Ring Video Doorbell Pro vs. August View Video Doorbell: Which should you buy?

August View Video Doorbell Press
August View Video Doorbell Press (Image credit: Nick Sutrich / Android Central)

Ring Video Doorbell Pro

Ring Video Doorbell Pro official render

The Ring Video Doorbell Pro remains one of the most feature-rich video doorbells on the market, despite having been out for a few years now.

Ring Video Doorbell Pro


Customizable motion detection
Privacy zones
Pre-roll video
Reliable live view connection
2.4GHz and 5GHz Wi-Fi support
Must be hard-wired for power
Requires a subscription to review historical video
Poor Google Assistant integration

August View Doorbell Cam

August View

The August View is the company's first foray into wireless doorbells. It's a simple video doorbell with simple, quick installation, but falls flat in a lot of areas.

August View Doorbell Cam

For renters

Removable battery pack can be easily swapped
No wiring necessary
Free 24-hour cloud storage of motion detections
Unreliable live view connection
Lack of motion detection options
No option to hard-wire
No way to view video on TV or smart home displays

Upon first glance, these two video doorbells look pretty similar on the outside — same basic shape and same overall premise — but the core of the matter couldn't be more different. Even powering these two doorbells is an entirely different setup. The Ring Video Doorbell Pro requires hardwired power while the August View Video Doorbell only has a battery and doesn't offer any way to hardwire it. Which is right for you? Let's take a look.

Ring Video Doorbell Pro vs. August View Video Doorbell Easy installation vs. easy to use

August View Video Doorbell Installation

Source: Nick Sutrich / Android Central (Image credit: Source: Nick Sutrich / Android Central)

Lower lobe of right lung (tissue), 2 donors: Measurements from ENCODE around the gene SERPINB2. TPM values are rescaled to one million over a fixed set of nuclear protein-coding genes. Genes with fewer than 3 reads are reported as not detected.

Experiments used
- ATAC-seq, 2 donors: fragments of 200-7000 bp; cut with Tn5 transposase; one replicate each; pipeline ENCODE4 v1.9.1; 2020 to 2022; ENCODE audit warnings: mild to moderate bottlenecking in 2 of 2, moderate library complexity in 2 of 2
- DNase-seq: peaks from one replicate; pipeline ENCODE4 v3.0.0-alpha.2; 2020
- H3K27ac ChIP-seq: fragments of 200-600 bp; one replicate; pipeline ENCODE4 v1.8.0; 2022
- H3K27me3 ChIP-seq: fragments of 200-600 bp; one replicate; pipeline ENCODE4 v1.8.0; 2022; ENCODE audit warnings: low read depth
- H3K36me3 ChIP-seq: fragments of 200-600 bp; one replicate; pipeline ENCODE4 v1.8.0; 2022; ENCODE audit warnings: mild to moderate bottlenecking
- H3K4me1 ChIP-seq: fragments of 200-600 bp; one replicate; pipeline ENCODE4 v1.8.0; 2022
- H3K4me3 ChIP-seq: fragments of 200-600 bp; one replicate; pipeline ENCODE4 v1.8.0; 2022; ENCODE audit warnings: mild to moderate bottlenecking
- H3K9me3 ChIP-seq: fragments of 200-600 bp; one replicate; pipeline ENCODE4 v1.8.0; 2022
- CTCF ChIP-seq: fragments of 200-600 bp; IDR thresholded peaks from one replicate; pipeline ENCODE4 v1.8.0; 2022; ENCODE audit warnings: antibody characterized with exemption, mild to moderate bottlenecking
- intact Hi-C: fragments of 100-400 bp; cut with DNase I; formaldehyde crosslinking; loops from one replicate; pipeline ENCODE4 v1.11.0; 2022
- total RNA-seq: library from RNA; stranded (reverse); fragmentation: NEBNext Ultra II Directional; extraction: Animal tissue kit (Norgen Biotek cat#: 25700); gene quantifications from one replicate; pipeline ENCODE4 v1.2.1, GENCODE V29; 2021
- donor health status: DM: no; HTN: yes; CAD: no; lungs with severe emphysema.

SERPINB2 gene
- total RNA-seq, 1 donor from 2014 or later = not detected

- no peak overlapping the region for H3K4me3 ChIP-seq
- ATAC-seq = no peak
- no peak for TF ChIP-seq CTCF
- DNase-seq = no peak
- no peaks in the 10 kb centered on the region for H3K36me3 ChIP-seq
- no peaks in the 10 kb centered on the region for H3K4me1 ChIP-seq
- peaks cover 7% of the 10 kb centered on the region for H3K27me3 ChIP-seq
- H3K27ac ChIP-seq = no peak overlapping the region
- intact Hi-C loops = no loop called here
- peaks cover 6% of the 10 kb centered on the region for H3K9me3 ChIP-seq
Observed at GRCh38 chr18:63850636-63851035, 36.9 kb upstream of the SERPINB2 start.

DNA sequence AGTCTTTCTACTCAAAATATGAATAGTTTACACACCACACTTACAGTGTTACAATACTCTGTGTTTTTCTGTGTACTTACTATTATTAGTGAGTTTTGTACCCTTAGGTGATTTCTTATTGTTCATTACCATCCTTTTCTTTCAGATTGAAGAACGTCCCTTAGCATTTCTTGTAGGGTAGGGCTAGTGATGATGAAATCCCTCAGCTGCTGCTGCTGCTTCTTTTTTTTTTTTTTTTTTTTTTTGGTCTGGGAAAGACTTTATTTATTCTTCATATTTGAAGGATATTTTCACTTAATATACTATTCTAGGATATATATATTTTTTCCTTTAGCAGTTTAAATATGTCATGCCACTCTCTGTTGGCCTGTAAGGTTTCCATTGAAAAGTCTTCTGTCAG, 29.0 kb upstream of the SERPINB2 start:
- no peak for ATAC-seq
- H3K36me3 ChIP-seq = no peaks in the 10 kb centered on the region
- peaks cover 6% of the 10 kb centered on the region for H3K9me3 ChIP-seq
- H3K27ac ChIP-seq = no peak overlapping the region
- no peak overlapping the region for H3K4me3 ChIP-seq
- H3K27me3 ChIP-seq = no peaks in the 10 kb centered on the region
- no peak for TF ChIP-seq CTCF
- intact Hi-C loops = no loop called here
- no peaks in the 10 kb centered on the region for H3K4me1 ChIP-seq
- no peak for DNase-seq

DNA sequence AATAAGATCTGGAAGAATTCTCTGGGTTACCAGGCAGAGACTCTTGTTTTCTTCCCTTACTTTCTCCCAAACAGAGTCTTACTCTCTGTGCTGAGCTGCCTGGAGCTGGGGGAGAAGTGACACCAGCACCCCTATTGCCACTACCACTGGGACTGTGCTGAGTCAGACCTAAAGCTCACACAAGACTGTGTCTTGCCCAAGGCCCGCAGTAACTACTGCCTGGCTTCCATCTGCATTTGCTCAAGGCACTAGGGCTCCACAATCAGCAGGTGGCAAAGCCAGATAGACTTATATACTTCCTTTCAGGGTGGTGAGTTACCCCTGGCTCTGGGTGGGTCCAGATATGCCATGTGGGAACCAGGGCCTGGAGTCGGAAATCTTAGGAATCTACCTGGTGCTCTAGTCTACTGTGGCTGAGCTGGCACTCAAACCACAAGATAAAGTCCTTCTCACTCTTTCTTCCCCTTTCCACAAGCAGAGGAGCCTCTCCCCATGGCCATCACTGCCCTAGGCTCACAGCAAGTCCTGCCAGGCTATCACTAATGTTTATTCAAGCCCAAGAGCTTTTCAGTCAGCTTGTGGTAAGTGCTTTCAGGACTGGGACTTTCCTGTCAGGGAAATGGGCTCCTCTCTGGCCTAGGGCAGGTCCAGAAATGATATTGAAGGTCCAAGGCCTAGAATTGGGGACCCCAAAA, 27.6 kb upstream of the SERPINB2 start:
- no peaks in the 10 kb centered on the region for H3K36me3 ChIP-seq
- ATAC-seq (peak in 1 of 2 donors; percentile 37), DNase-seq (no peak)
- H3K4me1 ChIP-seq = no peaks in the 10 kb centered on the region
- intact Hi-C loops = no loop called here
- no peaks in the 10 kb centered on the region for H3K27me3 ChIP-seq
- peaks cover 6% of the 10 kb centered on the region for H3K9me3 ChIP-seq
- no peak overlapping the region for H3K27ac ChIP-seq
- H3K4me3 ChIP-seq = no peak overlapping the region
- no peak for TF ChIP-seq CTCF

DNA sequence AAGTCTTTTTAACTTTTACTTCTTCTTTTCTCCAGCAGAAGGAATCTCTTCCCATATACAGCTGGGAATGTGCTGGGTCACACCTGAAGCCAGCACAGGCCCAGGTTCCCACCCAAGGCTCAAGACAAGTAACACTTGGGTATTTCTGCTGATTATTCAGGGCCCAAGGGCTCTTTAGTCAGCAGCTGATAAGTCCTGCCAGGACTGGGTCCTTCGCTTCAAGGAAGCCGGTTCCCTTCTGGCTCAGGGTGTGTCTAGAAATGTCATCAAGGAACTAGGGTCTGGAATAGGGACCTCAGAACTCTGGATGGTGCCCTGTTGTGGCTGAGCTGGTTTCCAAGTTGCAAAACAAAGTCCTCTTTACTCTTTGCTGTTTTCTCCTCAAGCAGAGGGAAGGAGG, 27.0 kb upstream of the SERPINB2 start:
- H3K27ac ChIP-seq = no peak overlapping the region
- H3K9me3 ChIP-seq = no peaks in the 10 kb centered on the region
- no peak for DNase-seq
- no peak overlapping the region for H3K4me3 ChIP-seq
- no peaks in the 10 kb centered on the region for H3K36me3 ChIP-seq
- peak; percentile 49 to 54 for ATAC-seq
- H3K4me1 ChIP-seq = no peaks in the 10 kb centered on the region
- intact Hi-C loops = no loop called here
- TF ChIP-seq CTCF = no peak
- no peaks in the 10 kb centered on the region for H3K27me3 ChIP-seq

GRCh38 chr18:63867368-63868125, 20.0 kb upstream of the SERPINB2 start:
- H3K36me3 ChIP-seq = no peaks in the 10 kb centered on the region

If you're a renter or don't want to deal with electrical hookups for your video doorbell, the August View may be the right video doorbell for you. While August sells a hardwire-only doorbell called the August Doorbell Cam Pro, the August View was designed from the ground-up to be wireless-only. Underneath the easily removable body is a removable and rechargeable battery pack. This pack can be swapped out with another battery from August, but be forewarned; you'll need an old Micro-USB cable to charge it. There's no way to hardwire the August View either, which means there's no way to avoid charging the batteries every few weeks.

Swipe to scroll horizontally
Header Cell - Column 0 Ring Video Doorbell ProAugust View Video Doorbell
Power SourceHardwired into existing doorbell powerRemovable, rechargeable battery
Video resolution1080p1440p
Field of view160 degrees160 degrees
Dimensions5.1 in. x 2.4 in x 1.1 in.5.2 in. x 1.8 in. x 1.1 in.
Night VisionYesYes
Live viewYesYes
Two-way audioYesYes
Connectivity2.4GHz and 5GHz Wi-Fi2.4GHz and 5GHz Wi-Fi
Motion detectionAdjustable motion zonesAdjustable motion sensitivity
Privacy ZonesYesNo
Interchangeable faceplatesYesYes
Smart Assistant IntegrationAmazon AlexaAmazon Alexa and Google Assistant

The Ring Video Doorbell Pro, on the other hand, only lets users wire it straight into their existing doorbell's power. You'll also need to make sure you have a proper transformer, so you don't provide too much power to the video doorbell. Unlike all of Ring's other video doorbells, the Ring Video Doorbell Pro doesn't feature a built-in battery backup option. Aside from not being great for renters, that also means your video doorbell could be rather useless if there were a power outage.